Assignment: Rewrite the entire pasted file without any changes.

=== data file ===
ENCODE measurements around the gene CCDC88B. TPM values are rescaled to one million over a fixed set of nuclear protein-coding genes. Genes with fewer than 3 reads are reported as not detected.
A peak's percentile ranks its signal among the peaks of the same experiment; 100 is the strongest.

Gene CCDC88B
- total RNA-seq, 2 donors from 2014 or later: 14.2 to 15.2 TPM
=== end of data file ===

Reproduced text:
ENCODE measurements around the gene CCDC88B. TPM values are rescaled to one million over a fixed set of nuclear protein-coding genes. Genes with fewer than 3 reads are reported as not detected.
A peak's percentile ranks its signal among the peaks of the same experiment; 100 is the strongest.

Gene CCDC88B
- total RNA-seq, 2 donors from 2014 or later: 14.2 to 15.2 TPM